While those arguments seem valid, I think it’s foolish to put up barriers that keep customers away. In the course of evaluating software, often times you just want a classification. What price range is the product and what is the licensing model (one time? yearly?) so that I can compare it with other software.

Let’s go through some of the common arguments:

  1. No one pays that price, so why lead with it?

    Who pays full price for a car? Yet I can look up MSRP on the manufacturer’s site, cars.com, or on any number of other web sites. It helps me determine that a Hyundai Tiburon is competing with a Mitsubishi Eclipse, not with a Porsche.

  2. Only enterprise customers are using these types of software, and those purchasing managers know how to get in touch with big ISVs.

    First, that’s just not true. Take Oracle for example. If only Enterprise customers matter, then why is it available on Amazon’s EC2 model? Oracle has migration tools from MySQL, various licensing models, and all aimed at bringing smaller customers into using Oracle 11g. So why not let them see what the tiers are?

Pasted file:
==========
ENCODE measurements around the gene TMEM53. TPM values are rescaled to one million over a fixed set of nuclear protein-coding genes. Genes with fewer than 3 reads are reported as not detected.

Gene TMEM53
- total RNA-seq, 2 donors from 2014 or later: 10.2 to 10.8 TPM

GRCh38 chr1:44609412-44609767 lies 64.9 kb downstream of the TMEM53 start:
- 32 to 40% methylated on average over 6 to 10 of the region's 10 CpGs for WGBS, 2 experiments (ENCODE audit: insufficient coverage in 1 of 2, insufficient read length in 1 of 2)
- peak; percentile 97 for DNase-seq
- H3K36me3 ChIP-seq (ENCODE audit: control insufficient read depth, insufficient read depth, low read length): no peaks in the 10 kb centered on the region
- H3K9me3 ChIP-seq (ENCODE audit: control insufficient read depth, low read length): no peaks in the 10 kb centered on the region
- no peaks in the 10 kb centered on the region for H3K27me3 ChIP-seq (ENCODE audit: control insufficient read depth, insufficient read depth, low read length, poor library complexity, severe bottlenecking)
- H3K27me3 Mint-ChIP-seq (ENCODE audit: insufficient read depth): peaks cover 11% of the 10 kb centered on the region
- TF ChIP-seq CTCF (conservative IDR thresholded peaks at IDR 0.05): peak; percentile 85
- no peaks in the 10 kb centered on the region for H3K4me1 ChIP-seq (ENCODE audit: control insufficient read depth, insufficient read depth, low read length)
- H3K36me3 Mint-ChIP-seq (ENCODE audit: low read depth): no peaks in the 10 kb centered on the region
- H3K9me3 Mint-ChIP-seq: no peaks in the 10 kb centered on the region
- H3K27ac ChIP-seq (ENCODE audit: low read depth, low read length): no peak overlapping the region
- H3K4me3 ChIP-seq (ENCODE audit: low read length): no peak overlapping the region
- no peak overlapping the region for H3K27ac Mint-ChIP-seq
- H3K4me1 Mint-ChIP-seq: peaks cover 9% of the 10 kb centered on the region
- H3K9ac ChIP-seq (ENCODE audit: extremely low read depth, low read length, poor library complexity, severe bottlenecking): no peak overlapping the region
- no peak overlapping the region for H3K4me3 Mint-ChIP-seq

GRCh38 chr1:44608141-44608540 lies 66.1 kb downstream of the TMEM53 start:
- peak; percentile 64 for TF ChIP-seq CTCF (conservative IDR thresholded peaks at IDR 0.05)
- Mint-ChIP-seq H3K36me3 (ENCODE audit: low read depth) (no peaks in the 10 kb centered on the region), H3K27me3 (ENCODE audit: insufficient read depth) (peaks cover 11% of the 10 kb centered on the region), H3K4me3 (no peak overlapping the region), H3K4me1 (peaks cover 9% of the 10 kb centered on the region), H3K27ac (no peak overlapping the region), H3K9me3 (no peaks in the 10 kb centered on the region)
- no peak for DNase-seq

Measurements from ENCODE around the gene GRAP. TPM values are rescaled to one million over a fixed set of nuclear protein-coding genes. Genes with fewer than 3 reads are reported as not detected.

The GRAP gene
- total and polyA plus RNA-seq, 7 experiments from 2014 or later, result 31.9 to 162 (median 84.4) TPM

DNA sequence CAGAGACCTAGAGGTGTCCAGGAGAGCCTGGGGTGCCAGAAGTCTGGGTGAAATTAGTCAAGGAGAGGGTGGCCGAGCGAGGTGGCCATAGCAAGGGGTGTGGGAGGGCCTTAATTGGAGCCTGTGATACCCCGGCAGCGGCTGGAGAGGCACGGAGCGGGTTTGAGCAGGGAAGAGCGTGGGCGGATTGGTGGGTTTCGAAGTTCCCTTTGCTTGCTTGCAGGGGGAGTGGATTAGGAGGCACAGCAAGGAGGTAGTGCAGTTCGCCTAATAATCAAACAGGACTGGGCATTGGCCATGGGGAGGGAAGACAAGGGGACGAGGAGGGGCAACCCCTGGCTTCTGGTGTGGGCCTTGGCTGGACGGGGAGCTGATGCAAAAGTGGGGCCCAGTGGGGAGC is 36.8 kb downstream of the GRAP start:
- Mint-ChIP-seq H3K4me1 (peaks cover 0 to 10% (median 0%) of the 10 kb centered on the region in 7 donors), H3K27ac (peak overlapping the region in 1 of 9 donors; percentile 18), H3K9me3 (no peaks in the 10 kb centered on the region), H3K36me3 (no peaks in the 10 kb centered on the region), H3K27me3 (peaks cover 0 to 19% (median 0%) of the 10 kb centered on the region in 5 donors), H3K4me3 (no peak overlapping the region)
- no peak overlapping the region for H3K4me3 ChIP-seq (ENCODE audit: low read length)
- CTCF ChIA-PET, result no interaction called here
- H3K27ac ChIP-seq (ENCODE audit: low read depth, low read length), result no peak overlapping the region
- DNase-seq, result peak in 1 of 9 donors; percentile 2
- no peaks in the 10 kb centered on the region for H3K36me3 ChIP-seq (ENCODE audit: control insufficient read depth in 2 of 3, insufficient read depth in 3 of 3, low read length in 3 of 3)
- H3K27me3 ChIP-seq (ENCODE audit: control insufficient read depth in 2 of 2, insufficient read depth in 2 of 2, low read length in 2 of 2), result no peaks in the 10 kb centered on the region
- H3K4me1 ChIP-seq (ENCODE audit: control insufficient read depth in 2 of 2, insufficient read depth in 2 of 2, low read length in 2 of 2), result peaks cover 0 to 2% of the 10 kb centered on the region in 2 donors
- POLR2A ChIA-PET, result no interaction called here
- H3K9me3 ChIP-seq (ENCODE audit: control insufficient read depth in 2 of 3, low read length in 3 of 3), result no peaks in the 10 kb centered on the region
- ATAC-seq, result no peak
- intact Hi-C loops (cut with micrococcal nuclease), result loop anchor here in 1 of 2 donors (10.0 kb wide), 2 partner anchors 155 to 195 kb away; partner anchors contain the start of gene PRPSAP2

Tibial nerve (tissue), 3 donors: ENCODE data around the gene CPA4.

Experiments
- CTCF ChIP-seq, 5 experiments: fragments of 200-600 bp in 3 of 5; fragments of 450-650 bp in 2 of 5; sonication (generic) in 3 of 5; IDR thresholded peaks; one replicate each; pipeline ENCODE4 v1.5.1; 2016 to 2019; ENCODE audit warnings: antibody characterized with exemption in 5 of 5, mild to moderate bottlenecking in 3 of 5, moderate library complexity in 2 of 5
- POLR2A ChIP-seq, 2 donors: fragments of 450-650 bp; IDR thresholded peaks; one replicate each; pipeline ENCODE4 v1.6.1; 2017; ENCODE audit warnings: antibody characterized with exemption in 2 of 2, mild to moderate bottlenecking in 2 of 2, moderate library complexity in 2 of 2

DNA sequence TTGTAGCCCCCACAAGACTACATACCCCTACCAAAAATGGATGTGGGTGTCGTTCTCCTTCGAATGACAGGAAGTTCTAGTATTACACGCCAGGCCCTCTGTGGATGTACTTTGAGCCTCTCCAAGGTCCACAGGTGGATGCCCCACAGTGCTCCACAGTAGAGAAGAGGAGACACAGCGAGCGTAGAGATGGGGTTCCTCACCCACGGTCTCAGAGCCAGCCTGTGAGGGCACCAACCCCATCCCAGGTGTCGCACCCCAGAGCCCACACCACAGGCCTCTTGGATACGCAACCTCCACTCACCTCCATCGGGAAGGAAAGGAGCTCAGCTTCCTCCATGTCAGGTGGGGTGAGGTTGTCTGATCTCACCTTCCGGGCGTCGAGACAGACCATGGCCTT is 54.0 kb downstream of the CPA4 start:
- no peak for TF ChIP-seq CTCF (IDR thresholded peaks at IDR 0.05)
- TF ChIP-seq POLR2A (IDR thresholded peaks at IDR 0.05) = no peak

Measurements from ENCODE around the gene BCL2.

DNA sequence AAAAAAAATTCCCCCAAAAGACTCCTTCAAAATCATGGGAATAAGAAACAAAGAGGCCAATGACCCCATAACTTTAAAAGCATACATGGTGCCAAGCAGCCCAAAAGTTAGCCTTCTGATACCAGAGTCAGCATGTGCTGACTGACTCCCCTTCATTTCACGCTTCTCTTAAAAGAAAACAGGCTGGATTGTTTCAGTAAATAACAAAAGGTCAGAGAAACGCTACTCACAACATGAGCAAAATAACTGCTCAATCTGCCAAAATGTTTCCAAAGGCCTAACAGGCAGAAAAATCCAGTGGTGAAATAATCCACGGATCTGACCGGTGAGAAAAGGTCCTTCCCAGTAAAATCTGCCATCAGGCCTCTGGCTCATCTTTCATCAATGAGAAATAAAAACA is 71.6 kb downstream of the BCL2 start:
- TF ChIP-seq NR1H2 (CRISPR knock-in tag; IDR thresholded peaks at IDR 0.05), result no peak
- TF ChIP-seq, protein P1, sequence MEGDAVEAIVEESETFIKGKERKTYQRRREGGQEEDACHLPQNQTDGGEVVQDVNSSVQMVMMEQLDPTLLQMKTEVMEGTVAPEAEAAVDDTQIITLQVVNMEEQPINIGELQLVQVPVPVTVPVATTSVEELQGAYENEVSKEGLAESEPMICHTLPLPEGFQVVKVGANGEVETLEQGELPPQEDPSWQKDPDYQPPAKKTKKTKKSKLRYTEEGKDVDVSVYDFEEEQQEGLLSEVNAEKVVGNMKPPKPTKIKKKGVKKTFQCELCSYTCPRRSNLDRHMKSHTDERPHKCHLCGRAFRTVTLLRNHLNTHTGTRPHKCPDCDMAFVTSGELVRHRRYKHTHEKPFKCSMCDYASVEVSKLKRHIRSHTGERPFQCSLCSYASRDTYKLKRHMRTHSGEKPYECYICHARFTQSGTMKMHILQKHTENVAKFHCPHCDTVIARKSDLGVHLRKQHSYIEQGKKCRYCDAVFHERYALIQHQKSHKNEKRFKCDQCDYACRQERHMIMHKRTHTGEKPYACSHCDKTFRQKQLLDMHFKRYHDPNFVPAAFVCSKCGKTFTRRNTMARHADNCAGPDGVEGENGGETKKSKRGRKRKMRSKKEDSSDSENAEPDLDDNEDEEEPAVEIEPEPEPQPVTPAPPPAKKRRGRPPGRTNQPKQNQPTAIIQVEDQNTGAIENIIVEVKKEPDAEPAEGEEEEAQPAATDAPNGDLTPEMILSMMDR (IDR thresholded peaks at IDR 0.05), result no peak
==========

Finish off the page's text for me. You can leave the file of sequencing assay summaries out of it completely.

Second, Enterprise customers are often collaborating with service and consulting firms (like mine), why can’t we get a quick view of pricing in order to make recommendations? Sometimes we want to partner with an ISV, but often times, there is no need. So if I sign on to your sales form, then I’m getting called about purchasing your product when I’ll never purchase it.